Right now, experts recommend that breast cancer survivors have yearly mammograms to help catch any recurrences early. An unresolved question is whether adding breast MRI to  ...more
Tuesday, June 18, 2019
Obamacare May Have Helped Close 'Race Gap' in Cancer Care
MONDAY, June 3, 2019 (HealthDay News) -- Expanding Medicaid coverage after the Affordable Care Act seems to have narrowed U.S. racial differences in cancer treatment, a new study suggests.

Before the Affordable Care Act, blacks diagnosed with advanced cancer were 4.8 percentage points less likely than whites to get treatment within the month after diagnosis, the rese  ...more
Tuesday, June 18, 2019
Obamacare May Have Boosted Fight Against Ovarian Cancer
SUNDAY, June 2, 2019 (HealthDay News) -- More American women under age 65 have been diagnosed sooner and treated earlier for ovarian cancer since the Affordable Care Act went into effect in 2010, new research shows.

And, more women received treatment within 30 days of diagnosis, improving their survival odds, the researchers said.

For the study, the investigators   ...more
Tuesday, June 18, 2019
Newer Drug Extends Lives of Young Breast Cancer Patients
SATURDAY, June 1, 2019 (HealthDay News) -- Adding a newer drug to standard hormone therapy lengthens the lives of younger women with advanced breast cancer, a new trial has found.

The drug, called Kisqali (ribociclib), is already approved for treating such patients -- based on earlier results showing it can delay the progression of their cancer.

This is the first   ...more
Tuesday, June 18, 2019
A New Way to Fight a Previously 'Inoperable' Pancreatic Cancer
THURSDAY, May 30, 2019 (HealthDay News) -- A new treatment protocol for locally advanced pancreatic cancer can enable surgical removal of previously inoperable tumors and improve survival rates, according to a new study.

"Locally advanced" pancreatic cancer is confined to the pancreas, but the tumor still involves major abdominal blood vessels and usually cannot be r  ...more
Tuesday, June 18, 2019
Cancer Patients Vaping in Growing Numbers
THURSDAY, May 30, 2019 (HealthDay News) -- Vaping is gaining a foothold in an unlikely population: New research shows a growing number of cancer patients are using electronic cigarettes.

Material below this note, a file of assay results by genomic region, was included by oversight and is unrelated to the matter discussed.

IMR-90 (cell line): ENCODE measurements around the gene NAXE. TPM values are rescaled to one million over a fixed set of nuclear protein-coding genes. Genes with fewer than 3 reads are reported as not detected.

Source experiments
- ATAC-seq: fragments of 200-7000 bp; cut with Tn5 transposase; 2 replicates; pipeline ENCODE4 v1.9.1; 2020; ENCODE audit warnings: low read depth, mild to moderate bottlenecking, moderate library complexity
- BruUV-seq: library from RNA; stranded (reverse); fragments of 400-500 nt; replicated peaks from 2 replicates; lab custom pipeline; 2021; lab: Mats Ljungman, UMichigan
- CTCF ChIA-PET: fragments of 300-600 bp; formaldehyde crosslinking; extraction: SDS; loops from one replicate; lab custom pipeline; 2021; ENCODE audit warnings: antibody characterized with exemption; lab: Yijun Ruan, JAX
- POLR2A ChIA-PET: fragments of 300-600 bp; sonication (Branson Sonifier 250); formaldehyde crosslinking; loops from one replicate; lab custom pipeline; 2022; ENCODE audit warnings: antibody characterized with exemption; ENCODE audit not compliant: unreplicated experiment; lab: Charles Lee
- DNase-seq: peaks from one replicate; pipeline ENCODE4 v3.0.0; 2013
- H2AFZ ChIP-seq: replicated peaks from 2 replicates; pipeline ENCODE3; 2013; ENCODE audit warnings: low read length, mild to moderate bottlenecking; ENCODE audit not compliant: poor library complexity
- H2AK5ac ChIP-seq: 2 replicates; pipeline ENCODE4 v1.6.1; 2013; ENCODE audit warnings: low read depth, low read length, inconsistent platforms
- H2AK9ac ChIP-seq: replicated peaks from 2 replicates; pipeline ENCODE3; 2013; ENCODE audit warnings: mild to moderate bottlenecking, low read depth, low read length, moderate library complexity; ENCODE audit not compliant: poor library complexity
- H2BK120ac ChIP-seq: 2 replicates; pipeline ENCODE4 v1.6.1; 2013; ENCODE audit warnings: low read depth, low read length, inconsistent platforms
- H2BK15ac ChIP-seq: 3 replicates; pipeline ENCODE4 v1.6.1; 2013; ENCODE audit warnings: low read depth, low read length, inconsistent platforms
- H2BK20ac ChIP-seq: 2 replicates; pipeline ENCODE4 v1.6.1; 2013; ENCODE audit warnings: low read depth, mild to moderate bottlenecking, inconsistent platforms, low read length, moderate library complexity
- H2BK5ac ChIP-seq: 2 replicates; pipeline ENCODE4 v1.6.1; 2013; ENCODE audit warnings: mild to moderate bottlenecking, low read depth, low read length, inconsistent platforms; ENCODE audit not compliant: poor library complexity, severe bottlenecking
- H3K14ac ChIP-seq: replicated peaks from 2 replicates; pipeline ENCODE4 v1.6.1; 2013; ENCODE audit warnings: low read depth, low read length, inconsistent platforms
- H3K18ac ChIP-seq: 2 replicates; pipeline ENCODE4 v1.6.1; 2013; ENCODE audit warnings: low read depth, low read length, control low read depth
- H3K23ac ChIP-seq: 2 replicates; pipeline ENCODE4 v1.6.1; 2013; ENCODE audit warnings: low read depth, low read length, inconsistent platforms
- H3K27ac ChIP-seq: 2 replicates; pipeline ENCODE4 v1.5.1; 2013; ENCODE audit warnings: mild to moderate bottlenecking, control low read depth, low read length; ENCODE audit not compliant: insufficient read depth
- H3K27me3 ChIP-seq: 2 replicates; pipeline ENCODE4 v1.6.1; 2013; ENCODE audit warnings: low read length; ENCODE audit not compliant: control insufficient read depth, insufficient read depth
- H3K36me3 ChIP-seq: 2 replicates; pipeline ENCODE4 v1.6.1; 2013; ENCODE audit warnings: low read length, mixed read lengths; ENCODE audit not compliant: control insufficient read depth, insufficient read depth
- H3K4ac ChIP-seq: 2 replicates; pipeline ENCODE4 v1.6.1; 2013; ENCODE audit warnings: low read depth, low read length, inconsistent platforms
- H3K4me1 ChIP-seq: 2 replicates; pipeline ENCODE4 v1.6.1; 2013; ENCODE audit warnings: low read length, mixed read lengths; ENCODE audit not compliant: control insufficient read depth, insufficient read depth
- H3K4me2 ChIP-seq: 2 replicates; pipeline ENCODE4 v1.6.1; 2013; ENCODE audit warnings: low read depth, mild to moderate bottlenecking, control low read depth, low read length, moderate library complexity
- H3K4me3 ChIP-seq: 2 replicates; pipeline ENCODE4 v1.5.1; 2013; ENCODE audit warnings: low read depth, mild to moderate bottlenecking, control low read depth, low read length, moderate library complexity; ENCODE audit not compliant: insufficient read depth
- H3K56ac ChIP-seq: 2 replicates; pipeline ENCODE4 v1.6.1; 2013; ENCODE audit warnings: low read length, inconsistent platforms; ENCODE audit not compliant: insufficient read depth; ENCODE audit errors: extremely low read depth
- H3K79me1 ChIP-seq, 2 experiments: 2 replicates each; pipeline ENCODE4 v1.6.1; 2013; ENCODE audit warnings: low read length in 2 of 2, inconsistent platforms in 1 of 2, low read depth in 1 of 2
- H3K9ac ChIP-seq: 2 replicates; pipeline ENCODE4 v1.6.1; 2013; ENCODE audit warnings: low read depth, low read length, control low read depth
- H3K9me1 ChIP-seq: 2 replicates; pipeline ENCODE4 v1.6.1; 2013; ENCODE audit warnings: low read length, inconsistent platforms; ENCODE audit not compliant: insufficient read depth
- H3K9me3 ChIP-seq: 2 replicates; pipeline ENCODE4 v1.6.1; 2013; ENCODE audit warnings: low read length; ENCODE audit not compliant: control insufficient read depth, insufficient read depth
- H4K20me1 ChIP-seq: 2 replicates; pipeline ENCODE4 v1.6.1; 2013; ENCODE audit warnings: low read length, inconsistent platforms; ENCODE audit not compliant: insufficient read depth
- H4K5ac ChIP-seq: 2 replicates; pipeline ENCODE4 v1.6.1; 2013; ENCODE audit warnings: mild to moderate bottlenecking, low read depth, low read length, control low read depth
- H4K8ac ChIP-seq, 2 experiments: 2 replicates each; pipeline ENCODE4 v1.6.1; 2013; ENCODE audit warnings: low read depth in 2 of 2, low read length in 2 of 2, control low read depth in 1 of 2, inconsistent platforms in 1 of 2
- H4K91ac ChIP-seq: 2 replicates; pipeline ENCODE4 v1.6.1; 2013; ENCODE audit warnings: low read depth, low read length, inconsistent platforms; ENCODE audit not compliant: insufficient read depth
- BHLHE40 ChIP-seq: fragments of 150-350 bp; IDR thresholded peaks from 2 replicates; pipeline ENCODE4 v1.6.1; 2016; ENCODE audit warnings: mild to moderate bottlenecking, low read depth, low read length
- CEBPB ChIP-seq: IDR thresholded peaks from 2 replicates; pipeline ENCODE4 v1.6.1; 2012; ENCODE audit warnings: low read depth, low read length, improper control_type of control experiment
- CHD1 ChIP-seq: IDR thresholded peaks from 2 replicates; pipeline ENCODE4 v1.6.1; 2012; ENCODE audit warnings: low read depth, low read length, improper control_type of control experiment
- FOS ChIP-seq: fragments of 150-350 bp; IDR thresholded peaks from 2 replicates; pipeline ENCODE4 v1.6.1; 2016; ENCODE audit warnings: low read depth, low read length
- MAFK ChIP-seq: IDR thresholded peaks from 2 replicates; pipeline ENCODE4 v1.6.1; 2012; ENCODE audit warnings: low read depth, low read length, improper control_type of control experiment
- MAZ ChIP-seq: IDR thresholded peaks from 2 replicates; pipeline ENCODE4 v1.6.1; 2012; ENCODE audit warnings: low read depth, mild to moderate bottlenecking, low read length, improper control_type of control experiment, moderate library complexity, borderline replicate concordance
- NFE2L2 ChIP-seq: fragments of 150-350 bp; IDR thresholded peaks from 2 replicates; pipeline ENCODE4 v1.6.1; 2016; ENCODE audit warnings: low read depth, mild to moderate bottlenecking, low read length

"The gradual but steady increase is quite striking," said study author Dr. Nina Sanford, an assistant professor of radiation oncology at UT Southwestern Medical Center in Dallas. "Th  ...more
Tuesday, June 18, 2019
Colon Cancer Striking More Under 50, and More Often in Western States
WEDNESDAY, May 29, 2019 (HealthDay News) -- Colon cancer rates among those under 50 in the United States are rising, and they're rising the most rapidly in western states, a new study finds.

"It was surprising that the largest increases were in the West, where you have more healthy behaviors," said lead researcher Rebecca Siegel, scientific director of surveillance r  ...more
Wednesday, May 29, 2019
Though 'Donut Hole' Is Shrinking, Medicare Drug Costs Are Rising: Study
TUESDAY, May 28, 2019 (HealthDay News) -- Seniors' out-of-pocket costs for cancer drugs continue to rise steadily, with patients paying thousands of dollars each year despite efforts to close the Medicare Part D "donut hole," researchers said.

Prices for 13 anticancer drugs available through Medicare Part D in 2010 rose an average 8% over inflation every year over th  ...more
Wednesday, May 29, 2019
Aggressive Uterine Cancer on the Rise, Especially in Blacks: Study
TUESDAY, May 28, 2019 (HealthDay News) -- There's been a steep uptick in aggressive uterine cancers among American women, especially black women, since 2000, a new study shows.

It also found that black women with these aggressive cancers have lower survival rates than other women.

Researchers at the U.S. National Cancer Institute (NCI) analyzed data on uterine can  ...more
Wednesday, May 29, 2019
Does Your Sunscreen Work for You?
SUNDAY, May 26, 2019 (HealthDay News) -- Sunscreen is a real key to protecting your skin from the sun and preventing skin cancer, but are you using it correctly?

Santa Monica-based dermatologist Dr. Tanya Kormeili thinks not.

A recent American Academy of Dermatology (AAD) found "only about a third of Americans are reapplying their sunscreen every two hours while o  ...more
Wednesday, May 29, 2019
Roundup Linked to Human Liver Damage: Study
FRIDAY, May 24, 2019 (HealthDay News) -- The popular weed killer Roundup might be linked to liver disease, a new study suggests.

A group of patients suffering from liver disease had elevated urine levels of glyphosate, the primary weed-killing ingredient in Roundup, according to researchers at the University of California, San Diego (UCSD).